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their eyes. >> we're all standing in the desert like a bunch of jack rabbits, just all standing here. scattered about. you know, 100-yard radius. everybody is just kind of unbelievable kind of a feel. >> reporter: tonight, even more than eight hours after the wreck, officials still having trouble getting into the smoldering rail cars to check for anymore survivors or victims. >> unfortunately with the fires in the train still and the flareups, we have not gained access into the train yet to make sure that we've got everybody out. >> reporter: collisions at rail crossings are not uncommon. safety groups estimate that a train in the u.s. collides with a person or vehicle nearly every three hours. in 2008, in illinois, policece y a drunk driver stopped on the tracks. passers by pulled him out just in time as a commuter train rammed into his empty car. and in 2009, another driver, clearly not paying attention, runs right into the side of a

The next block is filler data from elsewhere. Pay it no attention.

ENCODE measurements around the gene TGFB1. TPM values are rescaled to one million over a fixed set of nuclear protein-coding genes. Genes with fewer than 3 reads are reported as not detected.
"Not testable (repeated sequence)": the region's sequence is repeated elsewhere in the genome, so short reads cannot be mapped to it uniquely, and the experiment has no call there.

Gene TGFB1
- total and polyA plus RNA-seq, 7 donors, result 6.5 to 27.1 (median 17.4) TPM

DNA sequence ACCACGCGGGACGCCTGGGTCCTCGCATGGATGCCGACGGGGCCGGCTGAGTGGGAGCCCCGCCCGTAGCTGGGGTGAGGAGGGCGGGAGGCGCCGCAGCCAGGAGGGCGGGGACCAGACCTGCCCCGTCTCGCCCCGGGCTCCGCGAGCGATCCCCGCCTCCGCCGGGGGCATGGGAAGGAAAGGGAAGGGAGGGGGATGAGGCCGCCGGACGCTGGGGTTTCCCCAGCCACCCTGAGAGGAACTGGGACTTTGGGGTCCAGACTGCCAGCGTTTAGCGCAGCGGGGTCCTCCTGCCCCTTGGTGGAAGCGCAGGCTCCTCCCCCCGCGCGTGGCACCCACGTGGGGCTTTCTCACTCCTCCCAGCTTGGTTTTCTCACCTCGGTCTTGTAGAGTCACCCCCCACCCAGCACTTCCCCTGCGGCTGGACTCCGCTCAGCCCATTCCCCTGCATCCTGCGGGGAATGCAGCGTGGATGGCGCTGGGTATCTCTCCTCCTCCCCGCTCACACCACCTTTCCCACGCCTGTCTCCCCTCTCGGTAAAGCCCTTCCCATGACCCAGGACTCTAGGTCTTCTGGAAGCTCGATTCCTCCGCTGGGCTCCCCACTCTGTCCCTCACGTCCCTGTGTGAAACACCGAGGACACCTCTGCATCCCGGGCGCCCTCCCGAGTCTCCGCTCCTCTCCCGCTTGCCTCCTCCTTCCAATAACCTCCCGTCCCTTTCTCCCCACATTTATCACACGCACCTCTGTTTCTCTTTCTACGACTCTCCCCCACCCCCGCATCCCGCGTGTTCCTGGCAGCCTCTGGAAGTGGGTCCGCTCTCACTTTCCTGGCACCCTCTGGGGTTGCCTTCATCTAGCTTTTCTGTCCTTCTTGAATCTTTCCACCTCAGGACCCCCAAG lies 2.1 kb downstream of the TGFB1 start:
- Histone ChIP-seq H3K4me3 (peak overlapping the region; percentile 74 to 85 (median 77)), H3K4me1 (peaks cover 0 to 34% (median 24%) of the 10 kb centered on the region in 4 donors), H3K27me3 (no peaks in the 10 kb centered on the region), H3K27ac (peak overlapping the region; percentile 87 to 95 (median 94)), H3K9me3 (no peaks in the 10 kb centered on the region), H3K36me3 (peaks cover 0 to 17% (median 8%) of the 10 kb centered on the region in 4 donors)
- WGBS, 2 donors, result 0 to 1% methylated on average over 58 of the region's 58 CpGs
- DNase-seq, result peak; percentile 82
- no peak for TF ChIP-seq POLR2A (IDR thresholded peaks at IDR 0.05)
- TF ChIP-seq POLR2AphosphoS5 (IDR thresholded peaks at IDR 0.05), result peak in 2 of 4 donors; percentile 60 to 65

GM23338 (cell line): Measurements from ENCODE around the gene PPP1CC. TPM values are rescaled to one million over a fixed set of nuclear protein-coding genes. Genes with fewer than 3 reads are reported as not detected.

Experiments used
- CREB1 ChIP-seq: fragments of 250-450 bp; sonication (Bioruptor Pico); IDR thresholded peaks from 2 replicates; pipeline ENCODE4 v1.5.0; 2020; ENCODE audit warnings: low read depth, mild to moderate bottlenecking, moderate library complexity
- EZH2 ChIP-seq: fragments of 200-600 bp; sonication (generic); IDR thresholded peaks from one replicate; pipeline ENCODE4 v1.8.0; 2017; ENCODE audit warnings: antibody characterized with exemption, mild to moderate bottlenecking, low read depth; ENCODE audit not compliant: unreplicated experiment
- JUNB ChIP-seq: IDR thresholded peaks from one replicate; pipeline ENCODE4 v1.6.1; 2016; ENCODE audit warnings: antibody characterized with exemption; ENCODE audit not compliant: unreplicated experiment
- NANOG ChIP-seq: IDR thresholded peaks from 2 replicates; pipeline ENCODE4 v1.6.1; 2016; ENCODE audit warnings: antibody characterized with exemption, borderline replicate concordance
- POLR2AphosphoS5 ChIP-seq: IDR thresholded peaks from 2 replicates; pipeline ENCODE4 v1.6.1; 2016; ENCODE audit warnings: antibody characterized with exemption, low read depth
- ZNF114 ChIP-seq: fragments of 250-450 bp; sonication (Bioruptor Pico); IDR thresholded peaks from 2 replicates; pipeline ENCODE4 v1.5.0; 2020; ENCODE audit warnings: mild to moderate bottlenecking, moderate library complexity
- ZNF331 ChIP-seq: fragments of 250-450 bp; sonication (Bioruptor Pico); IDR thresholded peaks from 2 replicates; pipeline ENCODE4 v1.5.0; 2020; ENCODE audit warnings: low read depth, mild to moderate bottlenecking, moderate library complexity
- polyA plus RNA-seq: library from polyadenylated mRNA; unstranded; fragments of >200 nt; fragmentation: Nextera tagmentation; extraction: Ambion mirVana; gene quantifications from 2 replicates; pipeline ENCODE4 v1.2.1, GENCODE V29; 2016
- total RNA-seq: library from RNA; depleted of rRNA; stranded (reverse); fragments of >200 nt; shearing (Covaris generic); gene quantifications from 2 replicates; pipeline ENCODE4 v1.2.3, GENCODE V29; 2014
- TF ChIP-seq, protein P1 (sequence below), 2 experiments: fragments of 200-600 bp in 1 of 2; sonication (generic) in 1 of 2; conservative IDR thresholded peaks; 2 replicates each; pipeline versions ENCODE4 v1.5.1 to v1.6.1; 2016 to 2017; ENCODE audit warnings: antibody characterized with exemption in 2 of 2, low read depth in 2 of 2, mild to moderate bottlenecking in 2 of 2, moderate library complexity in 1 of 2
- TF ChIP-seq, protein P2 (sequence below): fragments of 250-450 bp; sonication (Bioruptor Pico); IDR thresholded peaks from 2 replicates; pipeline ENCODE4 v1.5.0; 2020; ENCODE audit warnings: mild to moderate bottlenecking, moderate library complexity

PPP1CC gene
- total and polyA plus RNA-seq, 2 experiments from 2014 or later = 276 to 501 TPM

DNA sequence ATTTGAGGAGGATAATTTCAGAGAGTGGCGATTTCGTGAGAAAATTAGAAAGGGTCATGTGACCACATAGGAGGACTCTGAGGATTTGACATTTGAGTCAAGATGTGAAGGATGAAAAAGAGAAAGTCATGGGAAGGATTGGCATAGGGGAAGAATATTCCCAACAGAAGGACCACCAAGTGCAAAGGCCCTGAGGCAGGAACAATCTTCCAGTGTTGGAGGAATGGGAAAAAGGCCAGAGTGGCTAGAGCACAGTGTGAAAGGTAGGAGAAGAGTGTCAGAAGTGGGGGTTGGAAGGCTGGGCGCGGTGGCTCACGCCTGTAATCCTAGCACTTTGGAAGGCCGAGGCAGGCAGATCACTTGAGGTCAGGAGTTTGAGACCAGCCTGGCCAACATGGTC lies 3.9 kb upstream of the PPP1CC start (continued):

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slow-moving train in a north carolina rail road show. last year, there were more than 2,000 collisions between vehicles and trains at rail road crossings. it's not always the driveer's fault. sometimes signals don't work. eithth way, it is frightening and dangerous. >> still in shock, so -- get on a train, you don't think it's going to crash. >> reporter: for "nightline," i'm lisa stark in washington. >> our thanks to lisa stark. and just ahead, why an illegal immigrant who built a successful career in the u.s. has decided to reveal the secret that could take it all away. (announcer) chug that coffee,, bolt that burrito. no matter what life throws at you, you can take the heat. until it turns into... heartburn. good thing you've got what it takes to beat that heat, too. zantac. it's strong, just one pill can knock out the burn.